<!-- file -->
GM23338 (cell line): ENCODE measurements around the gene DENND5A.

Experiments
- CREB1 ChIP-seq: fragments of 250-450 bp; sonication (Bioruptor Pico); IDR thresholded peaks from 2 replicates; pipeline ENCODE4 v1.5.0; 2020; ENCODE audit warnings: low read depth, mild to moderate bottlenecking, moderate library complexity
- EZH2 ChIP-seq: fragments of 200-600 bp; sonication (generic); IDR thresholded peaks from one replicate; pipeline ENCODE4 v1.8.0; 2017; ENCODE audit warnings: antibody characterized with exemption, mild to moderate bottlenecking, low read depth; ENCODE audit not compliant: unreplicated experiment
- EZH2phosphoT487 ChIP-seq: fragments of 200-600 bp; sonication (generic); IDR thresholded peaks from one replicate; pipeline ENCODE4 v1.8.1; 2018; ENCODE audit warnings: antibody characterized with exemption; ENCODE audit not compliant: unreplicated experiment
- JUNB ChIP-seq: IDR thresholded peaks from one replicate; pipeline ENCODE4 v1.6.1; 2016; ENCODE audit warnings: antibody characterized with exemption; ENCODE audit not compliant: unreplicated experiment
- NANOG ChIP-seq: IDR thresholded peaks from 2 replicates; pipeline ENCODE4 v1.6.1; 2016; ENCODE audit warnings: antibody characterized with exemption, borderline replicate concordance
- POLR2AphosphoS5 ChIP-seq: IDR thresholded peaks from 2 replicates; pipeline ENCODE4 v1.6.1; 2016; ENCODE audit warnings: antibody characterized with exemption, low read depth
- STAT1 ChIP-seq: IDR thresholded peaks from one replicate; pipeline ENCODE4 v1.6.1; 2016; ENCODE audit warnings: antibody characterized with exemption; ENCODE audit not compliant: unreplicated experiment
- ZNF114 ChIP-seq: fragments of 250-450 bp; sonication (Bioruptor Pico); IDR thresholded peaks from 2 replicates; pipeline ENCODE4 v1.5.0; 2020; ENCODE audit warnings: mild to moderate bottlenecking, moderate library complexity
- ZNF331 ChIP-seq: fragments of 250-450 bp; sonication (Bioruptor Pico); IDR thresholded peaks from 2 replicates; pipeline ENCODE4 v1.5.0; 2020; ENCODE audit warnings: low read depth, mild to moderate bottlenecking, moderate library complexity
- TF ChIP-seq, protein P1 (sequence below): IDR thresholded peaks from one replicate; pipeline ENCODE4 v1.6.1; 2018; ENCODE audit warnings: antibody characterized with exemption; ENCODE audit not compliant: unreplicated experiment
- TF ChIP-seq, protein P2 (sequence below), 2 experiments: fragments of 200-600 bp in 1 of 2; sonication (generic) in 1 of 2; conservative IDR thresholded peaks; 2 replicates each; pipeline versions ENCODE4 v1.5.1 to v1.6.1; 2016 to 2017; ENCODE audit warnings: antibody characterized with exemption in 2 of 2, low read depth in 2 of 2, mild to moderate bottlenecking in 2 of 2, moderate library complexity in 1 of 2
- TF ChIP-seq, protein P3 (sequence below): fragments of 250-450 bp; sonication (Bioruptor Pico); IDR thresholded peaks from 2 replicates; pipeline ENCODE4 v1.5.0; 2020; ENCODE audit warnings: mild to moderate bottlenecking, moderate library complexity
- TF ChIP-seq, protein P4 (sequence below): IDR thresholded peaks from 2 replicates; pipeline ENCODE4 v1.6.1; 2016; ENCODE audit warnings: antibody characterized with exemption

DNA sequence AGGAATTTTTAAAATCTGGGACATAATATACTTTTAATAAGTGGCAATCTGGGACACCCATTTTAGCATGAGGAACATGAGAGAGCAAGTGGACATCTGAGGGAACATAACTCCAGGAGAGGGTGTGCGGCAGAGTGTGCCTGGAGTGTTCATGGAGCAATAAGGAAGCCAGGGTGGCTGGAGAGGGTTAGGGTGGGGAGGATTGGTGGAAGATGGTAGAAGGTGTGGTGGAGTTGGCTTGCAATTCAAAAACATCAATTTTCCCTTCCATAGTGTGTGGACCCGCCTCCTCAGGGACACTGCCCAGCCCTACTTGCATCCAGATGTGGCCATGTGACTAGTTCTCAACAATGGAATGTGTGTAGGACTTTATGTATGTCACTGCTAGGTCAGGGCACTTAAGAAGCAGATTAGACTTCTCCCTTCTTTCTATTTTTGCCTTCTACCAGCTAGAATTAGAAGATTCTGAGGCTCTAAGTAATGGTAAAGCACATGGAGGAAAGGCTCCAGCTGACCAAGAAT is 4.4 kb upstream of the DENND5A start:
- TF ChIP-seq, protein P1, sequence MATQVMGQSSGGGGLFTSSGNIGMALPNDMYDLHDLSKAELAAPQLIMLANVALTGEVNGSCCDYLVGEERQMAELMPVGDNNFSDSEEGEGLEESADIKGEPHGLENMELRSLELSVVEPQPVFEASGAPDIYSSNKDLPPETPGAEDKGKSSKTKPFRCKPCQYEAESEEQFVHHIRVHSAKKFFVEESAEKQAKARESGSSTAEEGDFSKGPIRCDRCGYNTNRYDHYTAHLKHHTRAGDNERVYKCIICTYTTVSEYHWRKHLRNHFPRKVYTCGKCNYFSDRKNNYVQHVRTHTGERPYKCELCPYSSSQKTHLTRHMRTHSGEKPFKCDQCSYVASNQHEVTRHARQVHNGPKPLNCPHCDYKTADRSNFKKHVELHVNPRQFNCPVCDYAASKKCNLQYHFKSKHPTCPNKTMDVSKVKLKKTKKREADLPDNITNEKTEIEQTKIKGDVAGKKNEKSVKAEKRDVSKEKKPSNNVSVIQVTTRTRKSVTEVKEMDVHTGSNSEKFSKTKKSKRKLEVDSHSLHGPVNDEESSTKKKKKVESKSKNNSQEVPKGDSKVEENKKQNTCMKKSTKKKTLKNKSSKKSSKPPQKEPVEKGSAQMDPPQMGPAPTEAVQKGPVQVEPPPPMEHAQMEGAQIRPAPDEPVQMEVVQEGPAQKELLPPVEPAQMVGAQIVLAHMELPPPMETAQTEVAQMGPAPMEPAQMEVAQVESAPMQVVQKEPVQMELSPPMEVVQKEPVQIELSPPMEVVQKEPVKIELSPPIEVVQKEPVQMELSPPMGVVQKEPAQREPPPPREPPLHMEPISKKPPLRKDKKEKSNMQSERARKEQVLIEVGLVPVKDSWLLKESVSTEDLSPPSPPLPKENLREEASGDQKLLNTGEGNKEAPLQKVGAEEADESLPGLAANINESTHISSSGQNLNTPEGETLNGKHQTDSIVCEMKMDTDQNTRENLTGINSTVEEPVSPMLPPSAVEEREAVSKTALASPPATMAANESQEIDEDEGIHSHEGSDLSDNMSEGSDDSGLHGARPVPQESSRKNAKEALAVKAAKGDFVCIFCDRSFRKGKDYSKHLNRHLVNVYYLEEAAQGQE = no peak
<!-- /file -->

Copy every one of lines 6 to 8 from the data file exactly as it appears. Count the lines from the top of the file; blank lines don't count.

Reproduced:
- JUNB ChIP-seq: IDR thresholded peaks from one replicate; pipeline ENCODE4 v1.6.1; 2016; ENCODE audit warnings: antibody characterized with exemption; ENCODE audit not compliant: unreplicated experiment
- NANOG ChIP-seq: IDR thresholded peaks from 2 replicates; pipeline ENCODE4 v1.6.1; 2016; ENCODE audit warnings: antibody characterized with exemption, borderline replicate concordance
- POLR2AphosphoS5 ChIP-seq: IDR thresholded peaks from 2 replicates; pipeline ENCODE4 v1.6.1; 2016; ENCODE audit warnings: antibody characterized with exemption, low read depth